ArrowArtboardCreated with Sketch.Title ChevronTitle ChevronIcon FacebookIcon LinkedinIcon Mail ContactPath LayerIcon MailPositive ArrowIcon Print

Pakistan struggles to settle delayed mining license dispute

Islamabad seeks to avoid billions in penalty and interest, but local opposition grows

Empty trailers meant to house workers at a gold and copper exploration site in the Pakistani province of Balochistan. The International Center for Settlement of Investment Disputes has put Pakistan in a corner.   © Reuters

ISLAMABAD -- Pakistan's government is facing a quandary in a commercial dispute involving a delayed lease to a foreign mining consortium, with compensation damages plus interest totaling up to $7.9 billion -- the most in the history of the country's cross-border commercial disputes. While Islamabad is reportedly entering into a deal with the consortium, opposing groups have started agitating against it.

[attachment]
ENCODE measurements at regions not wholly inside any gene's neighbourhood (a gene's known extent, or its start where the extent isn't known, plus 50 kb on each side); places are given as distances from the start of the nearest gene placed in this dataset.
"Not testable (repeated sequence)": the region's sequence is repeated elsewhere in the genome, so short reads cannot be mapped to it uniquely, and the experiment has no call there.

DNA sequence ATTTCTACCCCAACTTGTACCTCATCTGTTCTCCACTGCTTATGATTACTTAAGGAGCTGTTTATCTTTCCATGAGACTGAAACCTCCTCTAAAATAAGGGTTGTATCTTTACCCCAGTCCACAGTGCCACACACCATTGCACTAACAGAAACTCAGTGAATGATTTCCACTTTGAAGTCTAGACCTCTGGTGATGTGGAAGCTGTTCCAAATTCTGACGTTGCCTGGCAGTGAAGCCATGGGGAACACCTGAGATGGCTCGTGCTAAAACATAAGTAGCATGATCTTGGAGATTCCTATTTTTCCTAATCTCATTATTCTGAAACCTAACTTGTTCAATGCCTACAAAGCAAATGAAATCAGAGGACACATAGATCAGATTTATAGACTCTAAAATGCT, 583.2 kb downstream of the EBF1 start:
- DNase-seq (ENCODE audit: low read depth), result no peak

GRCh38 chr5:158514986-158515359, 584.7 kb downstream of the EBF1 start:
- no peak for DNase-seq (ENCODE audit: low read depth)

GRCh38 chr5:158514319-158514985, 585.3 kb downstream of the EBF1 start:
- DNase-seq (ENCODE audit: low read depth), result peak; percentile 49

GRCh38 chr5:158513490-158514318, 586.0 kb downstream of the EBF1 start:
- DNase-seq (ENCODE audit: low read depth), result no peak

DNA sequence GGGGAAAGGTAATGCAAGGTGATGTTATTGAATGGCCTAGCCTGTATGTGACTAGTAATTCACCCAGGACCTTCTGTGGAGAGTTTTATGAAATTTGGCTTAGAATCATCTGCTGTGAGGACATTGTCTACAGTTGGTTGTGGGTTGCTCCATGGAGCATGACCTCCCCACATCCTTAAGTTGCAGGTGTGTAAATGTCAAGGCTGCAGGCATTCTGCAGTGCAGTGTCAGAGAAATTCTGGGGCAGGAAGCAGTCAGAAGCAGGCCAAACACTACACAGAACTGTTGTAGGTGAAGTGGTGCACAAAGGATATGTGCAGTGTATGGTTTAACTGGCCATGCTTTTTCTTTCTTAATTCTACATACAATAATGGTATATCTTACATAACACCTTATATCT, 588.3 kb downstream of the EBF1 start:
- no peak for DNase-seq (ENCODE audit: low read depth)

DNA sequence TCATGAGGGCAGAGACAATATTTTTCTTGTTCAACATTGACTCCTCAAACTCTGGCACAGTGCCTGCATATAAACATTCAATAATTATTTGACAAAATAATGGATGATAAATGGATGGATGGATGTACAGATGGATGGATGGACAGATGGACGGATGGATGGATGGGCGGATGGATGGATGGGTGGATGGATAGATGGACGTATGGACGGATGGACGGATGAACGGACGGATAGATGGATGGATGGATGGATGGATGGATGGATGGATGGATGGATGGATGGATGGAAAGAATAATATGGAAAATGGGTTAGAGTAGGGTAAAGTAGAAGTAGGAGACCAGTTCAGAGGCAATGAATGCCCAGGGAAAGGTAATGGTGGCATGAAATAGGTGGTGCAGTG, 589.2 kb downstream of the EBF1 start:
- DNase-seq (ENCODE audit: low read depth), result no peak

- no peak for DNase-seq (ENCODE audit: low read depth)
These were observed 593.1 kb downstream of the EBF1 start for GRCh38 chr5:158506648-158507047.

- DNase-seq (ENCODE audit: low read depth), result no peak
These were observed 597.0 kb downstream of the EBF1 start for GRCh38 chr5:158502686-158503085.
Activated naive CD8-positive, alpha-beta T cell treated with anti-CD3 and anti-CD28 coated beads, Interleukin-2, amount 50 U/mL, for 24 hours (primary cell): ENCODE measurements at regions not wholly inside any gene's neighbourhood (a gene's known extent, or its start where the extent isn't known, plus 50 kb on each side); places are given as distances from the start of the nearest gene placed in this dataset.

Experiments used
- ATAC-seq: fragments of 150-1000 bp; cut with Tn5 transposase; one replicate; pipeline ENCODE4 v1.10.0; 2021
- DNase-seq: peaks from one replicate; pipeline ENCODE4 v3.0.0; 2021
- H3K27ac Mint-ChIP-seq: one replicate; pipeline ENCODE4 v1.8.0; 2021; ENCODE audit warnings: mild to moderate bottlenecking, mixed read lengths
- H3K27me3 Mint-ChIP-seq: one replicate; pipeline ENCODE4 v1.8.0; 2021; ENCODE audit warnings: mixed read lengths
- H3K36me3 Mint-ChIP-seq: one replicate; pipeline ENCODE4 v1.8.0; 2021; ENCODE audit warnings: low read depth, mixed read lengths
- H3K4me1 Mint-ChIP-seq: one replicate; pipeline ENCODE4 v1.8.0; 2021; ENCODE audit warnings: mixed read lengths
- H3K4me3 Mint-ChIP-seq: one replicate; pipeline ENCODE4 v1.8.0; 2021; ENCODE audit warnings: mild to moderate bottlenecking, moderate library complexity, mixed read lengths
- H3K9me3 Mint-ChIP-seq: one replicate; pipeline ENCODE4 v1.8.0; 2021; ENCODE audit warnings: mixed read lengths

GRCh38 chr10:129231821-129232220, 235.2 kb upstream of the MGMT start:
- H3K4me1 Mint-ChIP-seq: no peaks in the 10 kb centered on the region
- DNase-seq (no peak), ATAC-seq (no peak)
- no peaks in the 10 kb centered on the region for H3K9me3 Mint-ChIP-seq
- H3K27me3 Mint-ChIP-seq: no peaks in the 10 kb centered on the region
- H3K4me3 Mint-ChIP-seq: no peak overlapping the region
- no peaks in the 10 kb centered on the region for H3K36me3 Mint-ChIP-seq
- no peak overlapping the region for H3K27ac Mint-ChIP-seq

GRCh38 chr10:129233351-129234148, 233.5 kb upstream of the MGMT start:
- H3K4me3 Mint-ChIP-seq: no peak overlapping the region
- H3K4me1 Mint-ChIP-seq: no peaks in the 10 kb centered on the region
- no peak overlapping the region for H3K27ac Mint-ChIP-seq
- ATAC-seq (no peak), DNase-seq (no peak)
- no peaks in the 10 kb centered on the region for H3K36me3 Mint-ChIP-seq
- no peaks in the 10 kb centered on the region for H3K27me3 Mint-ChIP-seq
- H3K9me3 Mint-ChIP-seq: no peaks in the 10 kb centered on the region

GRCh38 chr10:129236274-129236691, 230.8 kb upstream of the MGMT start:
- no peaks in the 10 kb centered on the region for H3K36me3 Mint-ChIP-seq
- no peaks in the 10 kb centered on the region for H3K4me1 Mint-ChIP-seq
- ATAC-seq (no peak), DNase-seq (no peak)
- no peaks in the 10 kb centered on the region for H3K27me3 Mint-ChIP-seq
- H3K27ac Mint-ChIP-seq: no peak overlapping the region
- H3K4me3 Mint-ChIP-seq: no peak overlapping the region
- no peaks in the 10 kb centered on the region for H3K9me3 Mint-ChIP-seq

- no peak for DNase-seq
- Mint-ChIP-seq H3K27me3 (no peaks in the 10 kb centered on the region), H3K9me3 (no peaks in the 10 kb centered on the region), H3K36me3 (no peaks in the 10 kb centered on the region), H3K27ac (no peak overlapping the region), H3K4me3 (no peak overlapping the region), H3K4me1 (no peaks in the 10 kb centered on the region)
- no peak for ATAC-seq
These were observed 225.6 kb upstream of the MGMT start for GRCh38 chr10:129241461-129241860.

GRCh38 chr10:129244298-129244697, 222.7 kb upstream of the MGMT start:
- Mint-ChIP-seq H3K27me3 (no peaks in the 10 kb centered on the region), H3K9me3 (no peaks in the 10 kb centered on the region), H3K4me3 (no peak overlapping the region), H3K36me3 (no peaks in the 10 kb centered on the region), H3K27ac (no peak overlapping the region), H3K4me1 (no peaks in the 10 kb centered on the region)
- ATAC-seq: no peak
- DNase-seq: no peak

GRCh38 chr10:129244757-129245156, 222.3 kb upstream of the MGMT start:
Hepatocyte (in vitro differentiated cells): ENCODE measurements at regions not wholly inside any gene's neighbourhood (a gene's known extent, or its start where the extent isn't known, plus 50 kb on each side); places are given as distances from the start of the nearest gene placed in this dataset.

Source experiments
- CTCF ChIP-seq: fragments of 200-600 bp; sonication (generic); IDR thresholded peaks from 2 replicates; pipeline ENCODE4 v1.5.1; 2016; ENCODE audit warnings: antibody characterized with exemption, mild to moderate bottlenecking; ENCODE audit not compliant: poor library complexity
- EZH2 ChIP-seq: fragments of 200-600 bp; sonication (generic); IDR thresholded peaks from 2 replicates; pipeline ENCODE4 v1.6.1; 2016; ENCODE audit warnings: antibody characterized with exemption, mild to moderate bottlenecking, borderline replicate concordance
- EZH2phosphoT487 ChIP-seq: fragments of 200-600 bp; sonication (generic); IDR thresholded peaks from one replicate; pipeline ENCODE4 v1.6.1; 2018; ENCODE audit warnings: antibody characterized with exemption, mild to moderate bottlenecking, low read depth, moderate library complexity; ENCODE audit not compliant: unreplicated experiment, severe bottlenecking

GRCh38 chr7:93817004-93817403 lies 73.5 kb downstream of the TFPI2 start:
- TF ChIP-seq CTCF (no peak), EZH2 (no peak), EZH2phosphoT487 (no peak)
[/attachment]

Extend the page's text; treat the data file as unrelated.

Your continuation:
The stakes in the disagreement are high for Pakistan. The South Asian country is grappling with a rising debt burden and is part of a growing regional power struggle as China seeks to expand its influence.

Sponsored Content

About Sponsored Content This content was commissioned by Nikkei's Global Business Bureau.

Discover the all new Nikkei Asia app

  • Take your reading anywhere with offline reading functions
  • Never miss a story with breaking news alerts
  • Customize your reading experience

Nikkei Asian Review, now known as Nikkei Asia, will be the voice of the Asian Century.

Celebrate our next chapter
Free access for everyone - Sep. 30

Find out more